• Explain and help you understand the benefits and risks
  • Voice any of your concerns to the liver transplant team

How to prepare for your living donation

If you are approved as a living donor, you will work with the transplant team to schedule a date for your transplant. Once the surgery is scheduled, you and your recipient will come for an appointment the day before surgery. You and your recipient will meet in the same room, at the same time, along with your family or loved ones. This appointment will last about one to two hours.

The transplant surgeon will:

  • Review the process of the surgery
  • Get consent forms signed
  • Give instructions about when to stop eating and drinking before surgery
  • Answer any last-minute questions

Once this appointment is over, you will leave and will come back to be admitted early in the morning on the day of surgery.

Liver surgery for living donors

Living donor liver surgery may differ depending on if the recipient is a child or an adult. Donation to a child involves the removal of the smaller left lobe of the liver while donating to an adult usually requires the removal of a portion of the larger right lobe.

How long Is living donor liver surgery?

The entire living liver donor surgery will take five to seven hours.

The surgery requires general anesthesia and abdominal incision. During the operation, the liver is freed up and the major blood vessels supplying the liver lobes are isolated. The liver tissue is then carefully split into two pieces. After the liver is divided, the blood vessels to the portion of the liver being donated are clamp and cut. The piece of liver is removed and transferred to the recipient operating room for transplant. After careful inspection for bleeding, the incision is closed with dissolving sutures and skin glue.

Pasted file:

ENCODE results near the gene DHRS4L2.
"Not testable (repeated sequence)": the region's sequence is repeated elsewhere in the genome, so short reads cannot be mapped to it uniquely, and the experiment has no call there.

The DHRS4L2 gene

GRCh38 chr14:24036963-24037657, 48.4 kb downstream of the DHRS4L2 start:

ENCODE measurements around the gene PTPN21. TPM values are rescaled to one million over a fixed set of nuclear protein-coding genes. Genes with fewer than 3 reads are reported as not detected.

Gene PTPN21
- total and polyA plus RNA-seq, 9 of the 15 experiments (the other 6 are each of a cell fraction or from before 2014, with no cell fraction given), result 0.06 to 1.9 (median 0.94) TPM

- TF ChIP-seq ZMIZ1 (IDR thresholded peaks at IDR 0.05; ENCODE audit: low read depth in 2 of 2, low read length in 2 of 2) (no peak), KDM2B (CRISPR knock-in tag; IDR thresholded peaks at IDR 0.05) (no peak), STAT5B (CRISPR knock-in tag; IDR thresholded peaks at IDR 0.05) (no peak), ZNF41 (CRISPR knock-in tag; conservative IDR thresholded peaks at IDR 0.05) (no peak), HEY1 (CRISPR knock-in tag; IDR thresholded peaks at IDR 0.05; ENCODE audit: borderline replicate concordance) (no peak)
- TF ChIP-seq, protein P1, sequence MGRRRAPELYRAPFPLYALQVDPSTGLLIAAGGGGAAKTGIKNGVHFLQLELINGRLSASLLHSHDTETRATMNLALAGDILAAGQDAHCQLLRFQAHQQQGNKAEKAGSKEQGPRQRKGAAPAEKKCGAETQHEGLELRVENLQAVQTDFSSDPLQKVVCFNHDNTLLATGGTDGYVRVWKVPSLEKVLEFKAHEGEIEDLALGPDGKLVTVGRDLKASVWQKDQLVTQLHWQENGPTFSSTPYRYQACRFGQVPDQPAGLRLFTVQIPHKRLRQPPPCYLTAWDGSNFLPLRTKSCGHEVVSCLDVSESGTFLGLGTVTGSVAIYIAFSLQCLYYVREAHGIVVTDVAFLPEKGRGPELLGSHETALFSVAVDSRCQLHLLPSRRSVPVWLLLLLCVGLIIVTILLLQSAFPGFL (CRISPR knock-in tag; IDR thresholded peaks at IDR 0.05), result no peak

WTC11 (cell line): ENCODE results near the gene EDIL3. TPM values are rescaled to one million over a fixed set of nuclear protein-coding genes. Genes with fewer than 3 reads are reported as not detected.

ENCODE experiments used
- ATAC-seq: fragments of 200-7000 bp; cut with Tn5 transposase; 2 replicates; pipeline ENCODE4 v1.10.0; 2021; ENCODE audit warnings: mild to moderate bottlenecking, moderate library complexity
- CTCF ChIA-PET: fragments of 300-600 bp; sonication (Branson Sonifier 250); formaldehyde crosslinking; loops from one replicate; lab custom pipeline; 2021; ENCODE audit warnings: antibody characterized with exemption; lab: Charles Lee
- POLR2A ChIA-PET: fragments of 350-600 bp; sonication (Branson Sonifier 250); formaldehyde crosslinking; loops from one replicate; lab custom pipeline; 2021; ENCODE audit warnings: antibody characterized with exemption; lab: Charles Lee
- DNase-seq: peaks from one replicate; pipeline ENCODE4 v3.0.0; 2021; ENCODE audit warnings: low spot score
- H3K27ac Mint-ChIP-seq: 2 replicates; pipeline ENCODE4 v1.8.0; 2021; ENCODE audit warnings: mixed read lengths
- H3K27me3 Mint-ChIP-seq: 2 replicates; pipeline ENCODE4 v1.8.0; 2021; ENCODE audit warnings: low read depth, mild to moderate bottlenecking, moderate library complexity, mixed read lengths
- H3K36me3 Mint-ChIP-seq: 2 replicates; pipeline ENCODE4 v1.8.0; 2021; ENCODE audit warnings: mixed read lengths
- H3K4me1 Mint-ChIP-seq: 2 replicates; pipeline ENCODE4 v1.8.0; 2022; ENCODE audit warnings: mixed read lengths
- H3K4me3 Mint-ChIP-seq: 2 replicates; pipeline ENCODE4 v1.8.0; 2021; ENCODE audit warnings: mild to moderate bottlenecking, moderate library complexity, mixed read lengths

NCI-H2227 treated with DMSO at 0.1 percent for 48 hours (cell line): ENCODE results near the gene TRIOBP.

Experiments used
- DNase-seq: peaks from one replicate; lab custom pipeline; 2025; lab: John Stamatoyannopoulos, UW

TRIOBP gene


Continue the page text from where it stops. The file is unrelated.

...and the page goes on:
Each incision varies on the size of the abdomen and the lobe removed. Our surgical team works hard to keep the size of the incision to a minimum. It’s important to follow instructions after donation and care for your incision properly to promote healing and minimize the scar. Limit activity and lifting heavy objects to avoid a hernia.

The recovery process

After donation, Ochsner closely monitors all patients. We take pride in creating an environment that supports the needs of our patients and their families. The donor typically remains in the hospital for four to seven days after surgery. On the first night, the donor will stay in the Surgical Intensive Care Unit (SICU). Typically, on post-operative day 1 or 2, the donor can be transferred to the transplant step-down unit where our nurses specialize in the care of transplant donors and recipients. Total length of hospital stay will vary. Donors can be considered for discharge when pain is well controlled with oral medications, able to ambulate with minimal assistance and tolerating a regular diet.

Donors recover approximately three to six weeks after surgery. This time varies per donor. During this period, donors will return to the hospital for routine visits. Our physicians will monitor and assess their heath and let the donor know when they can resume normal activities.